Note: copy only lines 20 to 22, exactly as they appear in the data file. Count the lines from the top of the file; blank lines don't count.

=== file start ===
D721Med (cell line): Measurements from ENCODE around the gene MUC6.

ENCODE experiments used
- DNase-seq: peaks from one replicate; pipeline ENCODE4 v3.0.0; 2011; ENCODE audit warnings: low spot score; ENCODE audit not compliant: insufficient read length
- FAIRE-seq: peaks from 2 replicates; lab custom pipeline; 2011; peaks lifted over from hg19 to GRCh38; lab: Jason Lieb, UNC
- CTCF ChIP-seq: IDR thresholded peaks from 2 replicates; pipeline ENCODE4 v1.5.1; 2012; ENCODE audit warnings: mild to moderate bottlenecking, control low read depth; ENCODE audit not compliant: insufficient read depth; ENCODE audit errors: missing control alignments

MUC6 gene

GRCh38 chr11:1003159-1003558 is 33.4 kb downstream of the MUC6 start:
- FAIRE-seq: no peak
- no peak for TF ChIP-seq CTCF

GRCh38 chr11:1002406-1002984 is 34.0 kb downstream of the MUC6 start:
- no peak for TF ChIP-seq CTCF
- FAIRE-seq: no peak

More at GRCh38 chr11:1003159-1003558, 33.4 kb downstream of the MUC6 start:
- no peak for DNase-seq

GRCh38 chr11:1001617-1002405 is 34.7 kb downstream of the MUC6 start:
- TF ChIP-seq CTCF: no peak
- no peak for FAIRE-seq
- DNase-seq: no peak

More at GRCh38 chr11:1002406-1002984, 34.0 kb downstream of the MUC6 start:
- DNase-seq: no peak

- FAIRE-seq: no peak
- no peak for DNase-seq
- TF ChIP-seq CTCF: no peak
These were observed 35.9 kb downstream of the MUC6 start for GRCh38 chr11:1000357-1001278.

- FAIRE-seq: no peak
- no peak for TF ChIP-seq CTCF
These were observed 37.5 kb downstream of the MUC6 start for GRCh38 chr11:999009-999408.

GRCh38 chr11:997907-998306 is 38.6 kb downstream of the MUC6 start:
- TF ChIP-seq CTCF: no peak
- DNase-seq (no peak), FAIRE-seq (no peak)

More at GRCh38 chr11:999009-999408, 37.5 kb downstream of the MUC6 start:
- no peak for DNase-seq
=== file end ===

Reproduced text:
- DNase-seq: no peak

- FAIRE-seq: no peak
- no peak for DNase-seq